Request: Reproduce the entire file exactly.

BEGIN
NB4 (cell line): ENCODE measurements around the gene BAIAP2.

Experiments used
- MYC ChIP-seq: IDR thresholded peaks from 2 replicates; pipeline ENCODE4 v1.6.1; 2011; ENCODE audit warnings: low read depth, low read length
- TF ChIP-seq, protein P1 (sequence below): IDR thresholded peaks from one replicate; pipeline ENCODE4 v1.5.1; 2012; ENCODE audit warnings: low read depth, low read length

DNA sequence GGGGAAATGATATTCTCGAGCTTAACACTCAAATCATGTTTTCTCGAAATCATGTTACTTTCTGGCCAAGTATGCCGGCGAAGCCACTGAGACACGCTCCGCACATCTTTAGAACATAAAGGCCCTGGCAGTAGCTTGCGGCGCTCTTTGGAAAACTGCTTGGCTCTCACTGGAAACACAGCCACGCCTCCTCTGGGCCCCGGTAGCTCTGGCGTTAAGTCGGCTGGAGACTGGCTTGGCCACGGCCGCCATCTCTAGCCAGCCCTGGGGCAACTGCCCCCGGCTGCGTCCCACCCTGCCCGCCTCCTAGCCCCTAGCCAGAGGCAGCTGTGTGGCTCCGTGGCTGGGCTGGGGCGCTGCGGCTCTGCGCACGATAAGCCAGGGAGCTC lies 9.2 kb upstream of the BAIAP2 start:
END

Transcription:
NB4 (cell line): ENCODE measurements around the gene BAIAP2.

Experiments used
- MYC ChIP-seq: IDR thresholded peaks from 2 replicates; pipeline ENCODE4 v1.6.1; 2011; ENCODE audit warnings: low read depth, low read length
- TF ChIP-seq, protein P1 (sequence below): IDR thresholded peaks from one replicate; pipeline ENCODE4 v1.5.1; 2012; ENCODE audit warnings: low read depth, low read length

DNA sequence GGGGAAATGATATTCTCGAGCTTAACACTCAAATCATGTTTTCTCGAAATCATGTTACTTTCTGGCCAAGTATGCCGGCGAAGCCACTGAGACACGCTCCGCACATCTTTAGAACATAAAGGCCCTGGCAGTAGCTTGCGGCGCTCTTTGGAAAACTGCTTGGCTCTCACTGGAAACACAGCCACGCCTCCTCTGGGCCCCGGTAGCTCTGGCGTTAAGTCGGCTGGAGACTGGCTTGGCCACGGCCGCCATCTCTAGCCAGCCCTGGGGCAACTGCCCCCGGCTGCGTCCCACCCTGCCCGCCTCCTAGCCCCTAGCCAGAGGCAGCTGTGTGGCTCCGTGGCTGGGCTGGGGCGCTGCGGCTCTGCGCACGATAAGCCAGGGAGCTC lies 9.2 kb upstream of the BAIAP2 start: